A majestic film in which two stories easily fit. One about a filmmaker who is a little like Diaz himself and wrestles with the completion of his film and with greedy film festival programmers. And one about a religious leader. Also a little like Diaz himself?
The films of Lav Diaz often tell serious epic stories, but they are still not entirely free from humour and satire. For instance in this film, Diaz takes the mickey out of festival programmers and also sketches a picture of himself that is not entirely free from self-mockery.
The film has two or three stories (also a film in the film) and one of them focuses on the filmmaker Homer, who very much resembles Lav Diaz himself. The tortured filmmaker wrestles with completing his film. Despite pleas from those around him and from eager programmers, he continues to refuse to regard his film as finished. Alongside the story about a nun in the film on which Homer is working, there’s another story about the religious leader Father Turbico. Turbico leads a sect in the countryside that is primarily made up of young women. When one of the women wants to leave the sect, a dramatic situation ensues.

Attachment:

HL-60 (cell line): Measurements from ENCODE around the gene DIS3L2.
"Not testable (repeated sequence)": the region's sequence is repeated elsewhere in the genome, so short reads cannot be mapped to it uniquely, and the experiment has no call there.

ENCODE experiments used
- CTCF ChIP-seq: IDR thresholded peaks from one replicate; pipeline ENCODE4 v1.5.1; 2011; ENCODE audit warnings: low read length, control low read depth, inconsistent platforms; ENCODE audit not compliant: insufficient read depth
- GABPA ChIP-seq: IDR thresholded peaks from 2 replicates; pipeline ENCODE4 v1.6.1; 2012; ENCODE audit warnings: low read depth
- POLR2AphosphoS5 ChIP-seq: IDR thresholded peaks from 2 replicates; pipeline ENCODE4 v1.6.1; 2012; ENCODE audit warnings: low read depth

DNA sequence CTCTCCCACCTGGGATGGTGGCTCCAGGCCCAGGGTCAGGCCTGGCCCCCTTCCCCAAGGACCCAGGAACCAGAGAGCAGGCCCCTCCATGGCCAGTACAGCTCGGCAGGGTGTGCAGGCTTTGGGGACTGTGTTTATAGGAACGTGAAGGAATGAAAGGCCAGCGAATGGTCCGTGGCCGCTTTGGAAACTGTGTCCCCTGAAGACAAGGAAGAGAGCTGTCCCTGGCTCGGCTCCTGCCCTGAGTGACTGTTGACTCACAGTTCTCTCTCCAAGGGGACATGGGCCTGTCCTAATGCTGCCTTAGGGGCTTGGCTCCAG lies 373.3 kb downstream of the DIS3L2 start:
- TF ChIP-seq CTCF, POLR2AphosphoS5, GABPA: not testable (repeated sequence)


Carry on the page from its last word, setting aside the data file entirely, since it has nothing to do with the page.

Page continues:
By telling the stories in parallel, similarities become visible between Homer’s struggle with cinema and Turbico's struggle with faith.